The Babylon Industrial Development Agency has adopted a “landmark provision” designed to address one of the Long Island innovation economy’s great needs: affordable housing.
The Babylon IDA on Tuesday passed what it called a “significant policy initiative” targeting future housing developments within town borders. Designed in collaboration with the Long Island Housing Partnership, the policy requires that owners of new developments applying for IDA benefits meet a 20 percent affordable-housing requirement – meaning at least one out of every five new units must be reserved for tenants earning less than the Area Median Income.
A lack of affordable rental units across Long Island has long been a thorn in the side of the regional economy, limiting the Island’s talent pool and contributing to the region’s infamous “brain drain” – the ongoing exodus of young, educated workers to environments with more affordable-rental opportunities and social options.
The new Babylon IDA policy is designed to create “true affordable housing options” in the town, according to the development agency, thereby addressing what IDA Chief Executive Matthew McDonough referenced as a serious concern for the regional economy.
“The lack of affordable housing options on Long Island is having a negative effect on the business community as they are unable to retain their workforce or attract the talent needed for continued growth,” McDonough said Tuesday. “Establishing this aggressive affordability policy will create housing options that actually reflect what the average worker can afford.
“We hope by doing this we set the stage for all future housing developments on Long Island.”
Babylon already has an affordable housing policy that requires 20 percent of units be dedicated as affordable, but allows rents in those units to be as high as 130 percent of the AMI for developers who pay into an “affordability fund.”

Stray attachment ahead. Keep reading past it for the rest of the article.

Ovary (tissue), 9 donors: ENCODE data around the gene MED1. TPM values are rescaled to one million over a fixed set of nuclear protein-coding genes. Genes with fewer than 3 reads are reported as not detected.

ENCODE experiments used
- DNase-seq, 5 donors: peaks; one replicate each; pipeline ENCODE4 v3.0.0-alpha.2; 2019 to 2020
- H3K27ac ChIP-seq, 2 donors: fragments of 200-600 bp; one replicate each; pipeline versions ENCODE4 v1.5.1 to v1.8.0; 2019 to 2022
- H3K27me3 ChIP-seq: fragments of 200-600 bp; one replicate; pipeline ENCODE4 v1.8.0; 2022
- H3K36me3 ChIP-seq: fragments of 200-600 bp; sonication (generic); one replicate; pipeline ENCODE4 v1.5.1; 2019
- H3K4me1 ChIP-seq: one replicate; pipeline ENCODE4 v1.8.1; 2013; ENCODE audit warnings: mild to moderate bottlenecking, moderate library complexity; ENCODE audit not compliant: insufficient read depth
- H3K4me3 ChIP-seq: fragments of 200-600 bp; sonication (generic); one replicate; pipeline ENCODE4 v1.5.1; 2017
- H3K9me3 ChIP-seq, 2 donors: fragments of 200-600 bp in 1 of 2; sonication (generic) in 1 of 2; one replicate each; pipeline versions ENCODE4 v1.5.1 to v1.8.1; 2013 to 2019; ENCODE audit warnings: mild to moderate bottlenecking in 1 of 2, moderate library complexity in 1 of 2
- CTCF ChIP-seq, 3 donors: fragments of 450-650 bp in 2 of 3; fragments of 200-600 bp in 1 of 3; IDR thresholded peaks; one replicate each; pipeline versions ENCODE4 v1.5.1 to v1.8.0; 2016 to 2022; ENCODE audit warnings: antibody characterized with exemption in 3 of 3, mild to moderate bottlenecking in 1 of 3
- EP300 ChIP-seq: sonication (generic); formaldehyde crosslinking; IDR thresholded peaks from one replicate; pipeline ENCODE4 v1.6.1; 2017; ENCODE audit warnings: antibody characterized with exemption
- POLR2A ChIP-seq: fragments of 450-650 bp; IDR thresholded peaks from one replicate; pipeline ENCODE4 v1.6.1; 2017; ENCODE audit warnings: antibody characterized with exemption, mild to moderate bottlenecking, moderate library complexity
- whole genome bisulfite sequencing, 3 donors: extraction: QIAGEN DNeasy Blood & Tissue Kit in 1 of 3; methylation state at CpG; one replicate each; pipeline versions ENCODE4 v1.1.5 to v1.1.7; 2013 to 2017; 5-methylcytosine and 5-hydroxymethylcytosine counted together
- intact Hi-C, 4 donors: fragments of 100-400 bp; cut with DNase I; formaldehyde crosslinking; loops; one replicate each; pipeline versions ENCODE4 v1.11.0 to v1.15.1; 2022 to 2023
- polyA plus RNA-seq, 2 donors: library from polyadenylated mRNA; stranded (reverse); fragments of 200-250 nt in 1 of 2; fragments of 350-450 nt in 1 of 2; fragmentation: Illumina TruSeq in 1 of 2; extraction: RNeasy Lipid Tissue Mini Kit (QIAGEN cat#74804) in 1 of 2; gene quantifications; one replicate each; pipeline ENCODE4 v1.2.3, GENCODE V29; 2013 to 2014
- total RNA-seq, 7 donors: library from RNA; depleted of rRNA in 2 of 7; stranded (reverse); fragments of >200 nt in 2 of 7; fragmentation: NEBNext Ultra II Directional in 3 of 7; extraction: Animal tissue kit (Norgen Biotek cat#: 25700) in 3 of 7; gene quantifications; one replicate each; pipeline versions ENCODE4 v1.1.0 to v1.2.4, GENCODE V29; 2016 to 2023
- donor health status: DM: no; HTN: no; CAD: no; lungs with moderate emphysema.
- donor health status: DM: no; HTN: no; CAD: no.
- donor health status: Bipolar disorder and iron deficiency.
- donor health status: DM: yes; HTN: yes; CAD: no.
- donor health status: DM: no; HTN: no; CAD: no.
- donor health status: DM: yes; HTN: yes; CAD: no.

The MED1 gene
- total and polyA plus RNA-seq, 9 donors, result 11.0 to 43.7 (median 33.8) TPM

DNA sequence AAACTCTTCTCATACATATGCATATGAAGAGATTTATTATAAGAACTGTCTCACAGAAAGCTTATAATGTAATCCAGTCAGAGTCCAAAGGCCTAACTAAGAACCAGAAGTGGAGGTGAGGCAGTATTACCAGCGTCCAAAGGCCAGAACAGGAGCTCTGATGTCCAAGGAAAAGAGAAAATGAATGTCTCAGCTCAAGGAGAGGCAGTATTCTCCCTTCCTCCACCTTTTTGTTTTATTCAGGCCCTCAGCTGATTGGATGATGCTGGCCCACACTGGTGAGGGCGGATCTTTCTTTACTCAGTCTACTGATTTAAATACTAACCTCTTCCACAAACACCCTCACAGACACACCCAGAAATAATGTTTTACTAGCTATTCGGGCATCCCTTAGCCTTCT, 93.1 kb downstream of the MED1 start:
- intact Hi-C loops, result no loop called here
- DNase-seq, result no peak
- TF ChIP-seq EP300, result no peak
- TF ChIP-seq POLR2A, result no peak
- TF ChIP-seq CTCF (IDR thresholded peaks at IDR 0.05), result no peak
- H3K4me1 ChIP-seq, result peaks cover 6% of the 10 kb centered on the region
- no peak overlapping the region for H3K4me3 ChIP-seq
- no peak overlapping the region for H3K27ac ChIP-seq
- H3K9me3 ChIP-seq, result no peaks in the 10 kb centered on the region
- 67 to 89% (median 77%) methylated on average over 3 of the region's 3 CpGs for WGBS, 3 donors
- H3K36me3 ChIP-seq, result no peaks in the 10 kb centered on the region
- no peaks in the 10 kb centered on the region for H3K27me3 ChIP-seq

Under the IDA policy, in order to qualify for the agency’s tax-abatement incentives, developers “must demonstrate a minimum of 20 percent of all residential units will be maintained as affordable,” the IDA said.
The policy sets a sliding scale of affordable housing requirements based on apartment size and the number of occupants, setting pricing at $1,274 per month for a family of two in studio and one-bedroom units, $1,592 per month for a family of four in two-bedroom units and $1,848 for a family of six in three-bedroom units.
The policy also calls for pricing levels of affordable rental units to remain below 70 percent of the HUD fair market value for Nassau and Suffolk counties at the time of lease execution, while allowing for income levels to rise to 80 percent of the fair market value at the time of recertification.
The new IDA policy also requires developers applying for benefits to contract with “a local housing group” to administer the affordability component of the rental units and monitor the rental of units for compliance – a requirement that remains in effect “throughout the duration of their pilot with the IDA,” according to the development agency.
Kyle Strober, executive director of the Association for a Better Long Island, said the ABLI hopes the Babylon IDA’s efforts “serve as a regional model.”
“The Babylon IDA continues to recognize that programs that encourage affordable housing on Long Island are key to attracting young professional workers back to Long Island, and thereby reverse the ‘brain drain,’” Strober said in a statement.
Babylon Town Supervisor Rich Schaffer agreed that affordable-housing access “has a direct impact on the strength of our workforce.”
“The continued health of our business community will rely heavily on creating more housing options that will allow for continued attraction and retention of a qualified workforce,” Schaffer said Tuesday. “The IDA’s policy will ensure these housing options are created in a way that benefits all parties involved.”